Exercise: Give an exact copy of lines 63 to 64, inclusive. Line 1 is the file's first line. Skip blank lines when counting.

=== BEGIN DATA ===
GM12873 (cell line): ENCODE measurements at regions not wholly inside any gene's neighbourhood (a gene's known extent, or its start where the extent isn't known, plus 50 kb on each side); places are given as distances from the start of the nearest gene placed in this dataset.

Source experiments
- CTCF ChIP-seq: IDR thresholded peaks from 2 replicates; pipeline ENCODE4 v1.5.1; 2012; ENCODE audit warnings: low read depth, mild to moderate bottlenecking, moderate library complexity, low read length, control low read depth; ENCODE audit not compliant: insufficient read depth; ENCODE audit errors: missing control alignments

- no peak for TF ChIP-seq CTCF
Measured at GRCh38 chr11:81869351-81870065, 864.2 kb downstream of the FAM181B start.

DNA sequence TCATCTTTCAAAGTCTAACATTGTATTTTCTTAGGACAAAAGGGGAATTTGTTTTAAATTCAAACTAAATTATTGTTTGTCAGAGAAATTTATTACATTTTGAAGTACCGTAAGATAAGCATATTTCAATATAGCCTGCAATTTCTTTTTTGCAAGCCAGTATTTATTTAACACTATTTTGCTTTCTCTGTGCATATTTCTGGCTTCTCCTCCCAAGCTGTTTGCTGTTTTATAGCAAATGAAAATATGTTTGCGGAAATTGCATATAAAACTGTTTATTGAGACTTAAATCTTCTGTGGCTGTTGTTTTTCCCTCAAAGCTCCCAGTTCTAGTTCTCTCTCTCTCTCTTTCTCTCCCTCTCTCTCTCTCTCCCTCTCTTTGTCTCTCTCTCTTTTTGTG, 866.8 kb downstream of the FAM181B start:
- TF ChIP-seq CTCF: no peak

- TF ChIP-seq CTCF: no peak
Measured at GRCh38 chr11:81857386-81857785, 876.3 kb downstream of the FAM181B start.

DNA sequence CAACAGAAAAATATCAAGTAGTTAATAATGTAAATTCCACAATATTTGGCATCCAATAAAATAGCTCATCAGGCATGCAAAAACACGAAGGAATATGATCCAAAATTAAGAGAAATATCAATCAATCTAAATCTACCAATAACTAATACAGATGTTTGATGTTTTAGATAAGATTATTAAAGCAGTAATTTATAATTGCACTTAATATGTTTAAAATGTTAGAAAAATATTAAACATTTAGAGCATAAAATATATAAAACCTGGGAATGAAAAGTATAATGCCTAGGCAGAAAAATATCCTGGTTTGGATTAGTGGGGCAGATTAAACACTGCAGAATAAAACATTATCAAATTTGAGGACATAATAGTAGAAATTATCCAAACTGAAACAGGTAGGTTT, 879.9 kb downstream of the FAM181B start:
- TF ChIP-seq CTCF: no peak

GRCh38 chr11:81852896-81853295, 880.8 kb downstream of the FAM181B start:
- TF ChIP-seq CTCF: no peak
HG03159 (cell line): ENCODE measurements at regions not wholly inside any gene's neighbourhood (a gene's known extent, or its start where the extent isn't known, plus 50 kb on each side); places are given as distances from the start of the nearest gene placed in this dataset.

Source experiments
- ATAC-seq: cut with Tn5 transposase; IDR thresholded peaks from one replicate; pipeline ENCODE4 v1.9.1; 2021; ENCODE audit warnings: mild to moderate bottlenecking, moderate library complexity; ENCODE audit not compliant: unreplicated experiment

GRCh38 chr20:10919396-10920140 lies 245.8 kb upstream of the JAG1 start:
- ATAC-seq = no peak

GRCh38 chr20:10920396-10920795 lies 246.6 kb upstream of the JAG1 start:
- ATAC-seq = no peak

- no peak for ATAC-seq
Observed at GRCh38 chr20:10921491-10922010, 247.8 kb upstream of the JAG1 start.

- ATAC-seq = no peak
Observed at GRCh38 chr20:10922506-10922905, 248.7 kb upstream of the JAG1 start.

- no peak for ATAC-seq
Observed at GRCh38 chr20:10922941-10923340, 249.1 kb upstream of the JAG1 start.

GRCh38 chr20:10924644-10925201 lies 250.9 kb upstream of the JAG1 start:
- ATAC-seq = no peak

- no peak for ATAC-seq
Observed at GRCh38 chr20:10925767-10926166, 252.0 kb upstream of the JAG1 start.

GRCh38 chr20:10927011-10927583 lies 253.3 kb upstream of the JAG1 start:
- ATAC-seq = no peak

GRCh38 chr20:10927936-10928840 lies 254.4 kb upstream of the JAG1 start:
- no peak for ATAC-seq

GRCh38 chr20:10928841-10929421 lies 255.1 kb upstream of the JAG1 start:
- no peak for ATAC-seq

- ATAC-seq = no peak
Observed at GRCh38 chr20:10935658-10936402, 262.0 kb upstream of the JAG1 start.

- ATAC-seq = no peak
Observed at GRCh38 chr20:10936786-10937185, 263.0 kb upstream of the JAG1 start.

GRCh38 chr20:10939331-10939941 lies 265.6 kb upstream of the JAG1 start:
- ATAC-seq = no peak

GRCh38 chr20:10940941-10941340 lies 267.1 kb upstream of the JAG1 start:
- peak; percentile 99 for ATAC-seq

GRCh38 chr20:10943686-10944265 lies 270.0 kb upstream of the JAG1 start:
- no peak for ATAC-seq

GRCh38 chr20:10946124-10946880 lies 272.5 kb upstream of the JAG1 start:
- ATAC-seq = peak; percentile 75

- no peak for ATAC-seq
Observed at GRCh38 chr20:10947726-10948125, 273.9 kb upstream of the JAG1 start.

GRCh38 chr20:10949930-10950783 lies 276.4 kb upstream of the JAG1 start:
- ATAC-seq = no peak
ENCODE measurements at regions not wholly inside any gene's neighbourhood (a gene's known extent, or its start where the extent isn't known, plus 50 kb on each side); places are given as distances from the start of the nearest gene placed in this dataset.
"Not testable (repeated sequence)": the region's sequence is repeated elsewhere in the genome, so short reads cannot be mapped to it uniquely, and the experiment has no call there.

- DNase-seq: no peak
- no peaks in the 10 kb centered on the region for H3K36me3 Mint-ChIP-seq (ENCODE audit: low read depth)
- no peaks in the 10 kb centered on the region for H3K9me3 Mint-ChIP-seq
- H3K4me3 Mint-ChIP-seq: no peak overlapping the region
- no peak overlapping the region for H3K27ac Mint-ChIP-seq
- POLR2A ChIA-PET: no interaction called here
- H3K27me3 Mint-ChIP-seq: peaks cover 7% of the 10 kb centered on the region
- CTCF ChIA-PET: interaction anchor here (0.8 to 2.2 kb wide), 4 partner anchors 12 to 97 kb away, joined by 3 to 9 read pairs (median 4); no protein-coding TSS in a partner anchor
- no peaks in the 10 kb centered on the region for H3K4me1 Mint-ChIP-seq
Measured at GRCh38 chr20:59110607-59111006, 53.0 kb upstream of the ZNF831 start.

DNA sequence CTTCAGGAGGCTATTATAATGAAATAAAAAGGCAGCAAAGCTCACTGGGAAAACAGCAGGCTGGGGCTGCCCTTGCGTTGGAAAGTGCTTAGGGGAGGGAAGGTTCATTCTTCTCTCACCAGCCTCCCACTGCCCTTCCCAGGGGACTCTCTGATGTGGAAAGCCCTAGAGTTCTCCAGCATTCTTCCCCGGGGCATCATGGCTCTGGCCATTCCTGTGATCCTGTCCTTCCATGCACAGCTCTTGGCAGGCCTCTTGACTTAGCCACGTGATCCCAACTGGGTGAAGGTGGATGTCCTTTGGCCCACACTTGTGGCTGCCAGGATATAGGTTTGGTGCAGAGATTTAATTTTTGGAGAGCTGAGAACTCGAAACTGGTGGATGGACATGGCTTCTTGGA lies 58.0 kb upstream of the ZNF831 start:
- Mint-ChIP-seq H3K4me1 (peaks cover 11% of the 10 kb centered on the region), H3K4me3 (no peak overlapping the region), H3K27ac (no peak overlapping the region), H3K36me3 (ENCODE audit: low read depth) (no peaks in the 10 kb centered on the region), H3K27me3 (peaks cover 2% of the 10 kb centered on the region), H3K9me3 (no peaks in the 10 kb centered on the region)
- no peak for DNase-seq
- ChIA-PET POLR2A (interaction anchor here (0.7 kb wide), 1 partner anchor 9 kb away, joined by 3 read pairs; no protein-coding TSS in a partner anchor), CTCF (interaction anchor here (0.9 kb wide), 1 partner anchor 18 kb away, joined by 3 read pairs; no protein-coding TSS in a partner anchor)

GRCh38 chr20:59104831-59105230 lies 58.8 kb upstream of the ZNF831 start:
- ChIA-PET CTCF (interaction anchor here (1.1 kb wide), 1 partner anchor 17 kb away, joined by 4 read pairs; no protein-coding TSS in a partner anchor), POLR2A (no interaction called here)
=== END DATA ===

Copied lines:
- no peaks in the 10 kb centered on the region for H3K4me1 Mint-ChIP-seq
Measured at GRCh38 chr20:59110607-59111006, 53.0 kb upstream of the ZNF831 start.